The IPI global network of journalists, editors, and publishers is concerned by the Turkish government’s lack of transparency around a newly established “Centre for Combating Disinformation”, which the government announced recently via Twitter. Although the centre’s purpose remains unclear, the prospect of granting a government body a mandate to combat “disinformation” raises serious alarm – especially in a country where authorities deliberately conflate critical journalism with disinformation.
On August 5, the director of communications for the Republic of Turkey, Fahrettin Altun, announced on Twitter the establishment of a “Centre for Combating Disinformation”. Altun wrote that the centre will be established as a separate unit under the directorate of communications (which is affiliated with the office of the president) in order to “counter the systematic disinformation campaigns directed against Turkey”. He added that İdris Kardaş, a former columnist for the pro-government news outlet A Haber, was appointed as the coordinator of the newly established unit.
Altun’s announcement was met with criticism from the independent press and professional journalism organizations. The announcement was criticized for the arbitrary nature of the decision to establish the “Centre for Combating Disinformation”, the lack of transparency behind this unit’s organizational structure, and the ambiguity of its means and ends. The chairperson of the Journalists’ Union of Turkey, Gökhan Durmuş, drew attention to the government’s systematically ignoring local journalism organizations in its major decisions concerning the press. “We consider the Centre for Combating Disinformation to be a centre for assaulting press freedom”, Durmuş said.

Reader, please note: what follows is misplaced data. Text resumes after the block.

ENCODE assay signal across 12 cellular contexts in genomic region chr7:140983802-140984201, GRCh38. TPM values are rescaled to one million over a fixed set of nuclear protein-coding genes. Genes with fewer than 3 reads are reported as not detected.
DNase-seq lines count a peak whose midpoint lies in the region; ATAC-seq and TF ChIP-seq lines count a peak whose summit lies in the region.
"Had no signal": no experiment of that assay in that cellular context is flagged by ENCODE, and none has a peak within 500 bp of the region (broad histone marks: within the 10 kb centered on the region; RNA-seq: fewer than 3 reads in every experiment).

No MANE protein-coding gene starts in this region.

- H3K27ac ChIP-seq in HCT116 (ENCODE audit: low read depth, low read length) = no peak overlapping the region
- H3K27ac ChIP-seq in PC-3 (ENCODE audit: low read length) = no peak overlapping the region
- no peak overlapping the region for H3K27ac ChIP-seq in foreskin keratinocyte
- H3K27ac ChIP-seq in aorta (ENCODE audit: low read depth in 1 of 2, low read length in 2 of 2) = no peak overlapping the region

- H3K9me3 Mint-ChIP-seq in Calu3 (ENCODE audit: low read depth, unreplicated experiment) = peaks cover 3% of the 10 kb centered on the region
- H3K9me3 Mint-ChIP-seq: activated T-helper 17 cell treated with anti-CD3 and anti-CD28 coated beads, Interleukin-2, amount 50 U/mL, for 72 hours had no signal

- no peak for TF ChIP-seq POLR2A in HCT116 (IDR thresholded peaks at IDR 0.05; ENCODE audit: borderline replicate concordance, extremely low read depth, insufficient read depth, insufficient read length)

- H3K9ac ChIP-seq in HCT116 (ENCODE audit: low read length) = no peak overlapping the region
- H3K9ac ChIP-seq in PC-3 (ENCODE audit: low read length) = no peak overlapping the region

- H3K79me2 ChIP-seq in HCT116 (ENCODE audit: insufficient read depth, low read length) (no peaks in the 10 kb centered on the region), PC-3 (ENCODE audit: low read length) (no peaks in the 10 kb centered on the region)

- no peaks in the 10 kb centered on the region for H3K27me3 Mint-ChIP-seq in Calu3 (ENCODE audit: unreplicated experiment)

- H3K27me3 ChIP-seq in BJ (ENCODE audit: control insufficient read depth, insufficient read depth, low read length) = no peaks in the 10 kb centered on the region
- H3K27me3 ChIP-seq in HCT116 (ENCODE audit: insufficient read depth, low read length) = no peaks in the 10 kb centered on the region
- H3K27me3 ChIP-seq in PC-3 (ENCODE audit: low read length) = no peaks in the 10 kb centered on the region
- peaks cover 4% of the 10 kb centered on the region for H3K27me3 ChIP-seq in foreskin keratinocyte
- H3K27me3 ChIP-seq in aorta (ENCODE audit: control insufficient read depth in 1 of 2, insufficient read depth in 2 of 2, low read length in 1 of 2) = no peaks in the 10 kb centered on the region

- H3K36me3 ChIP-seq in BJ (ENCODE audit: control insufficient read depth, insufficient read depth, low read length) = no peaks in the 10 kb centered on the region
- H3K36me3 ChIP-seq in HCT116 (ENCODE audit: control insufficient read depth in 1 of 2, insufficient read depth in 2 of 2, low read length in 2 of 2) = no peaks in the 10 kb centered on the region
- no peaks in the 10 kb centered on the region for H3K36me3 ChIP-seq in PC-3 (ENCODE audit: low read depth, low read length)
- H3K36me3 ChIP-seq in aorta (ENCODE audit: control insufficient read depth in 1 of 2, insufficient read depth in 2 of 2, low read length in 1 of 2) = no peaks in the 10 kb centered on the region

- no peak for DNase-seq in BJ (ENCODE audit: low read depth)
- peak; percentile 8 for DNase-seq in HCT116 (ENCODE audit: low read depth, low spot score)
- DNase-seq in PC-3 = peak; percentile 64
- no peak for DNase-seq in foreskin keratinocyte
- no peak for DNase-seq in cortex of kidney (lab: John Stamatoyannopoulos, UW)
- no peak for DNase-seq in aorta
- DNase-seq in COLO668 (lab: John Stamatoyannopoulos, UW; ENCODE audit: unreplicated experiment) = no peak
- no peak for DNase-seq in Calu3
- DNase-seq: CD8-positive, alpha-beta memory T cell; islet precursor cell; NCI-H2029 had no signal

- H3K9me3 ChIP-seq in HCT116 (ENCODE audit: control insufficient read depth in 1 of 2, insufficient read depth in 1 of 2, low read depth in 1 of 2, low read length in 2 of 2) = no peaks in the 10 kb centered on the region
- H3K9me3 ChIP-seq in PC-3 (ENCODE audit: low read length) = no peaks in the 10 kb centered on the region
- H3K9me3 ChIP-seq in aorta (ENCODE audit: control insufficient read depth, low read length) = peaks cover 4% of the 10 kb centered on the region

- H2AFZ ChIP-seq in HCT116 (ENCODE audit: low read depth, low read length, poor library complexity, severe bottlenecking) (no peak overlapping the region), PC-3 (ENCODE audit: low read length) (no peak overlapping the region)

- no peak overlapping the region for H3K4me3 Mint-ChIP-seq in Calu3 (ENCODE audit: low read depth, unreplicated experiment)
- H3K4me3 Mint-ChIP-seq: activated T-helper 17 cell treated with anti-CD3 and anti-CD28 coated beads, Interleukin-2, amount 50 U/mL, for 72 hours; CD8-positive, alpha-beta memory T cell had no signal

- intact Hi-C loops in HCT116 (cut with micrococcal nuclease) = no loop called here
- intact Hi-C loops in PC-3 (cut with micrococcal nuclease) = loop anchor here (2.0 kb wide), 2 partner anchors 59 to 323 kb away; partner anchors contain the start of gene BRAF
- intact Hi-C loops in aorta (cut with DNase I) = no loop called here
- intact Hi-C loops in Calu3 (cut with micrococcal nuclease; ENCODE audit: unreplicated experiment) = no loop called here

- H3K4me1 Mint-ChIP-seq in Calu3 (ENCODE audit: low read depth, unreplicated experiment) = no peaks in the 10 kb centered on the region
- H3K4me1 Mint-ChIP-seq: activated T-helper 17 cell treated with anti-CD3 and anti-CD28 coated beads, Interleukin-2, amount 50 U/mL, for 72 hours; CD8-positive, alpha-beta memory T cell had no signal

The establishment of the centre should be seen in the context of the government’s recent attempts to control the information environment as the country heads towards the next elections. One such attempt is the controversial “disinformation” bill, which threatens imprisonment for those deemed to distribute “deceptive information” publicly. The parliamentary vote on that bill was recently postponed because of public pushback. However, shortly thereafter, the state-run agency responsible for the distribution of public ads to newspapers, the Press Advertising Agency (BİK), introduced ambiguous amendments to several articles of the Press Code of Ethics, opening up further paths to deprive critical media of public advertisement. Such ads are crucial to the financial sustainability of many media.
In the meantime, the Turkish government’s telecommunications regulator, RTÜK, has been issuing an unprecedented number of penalties for media content, including a nationwide broadcast ban on Deutsche Welle and Voice of America.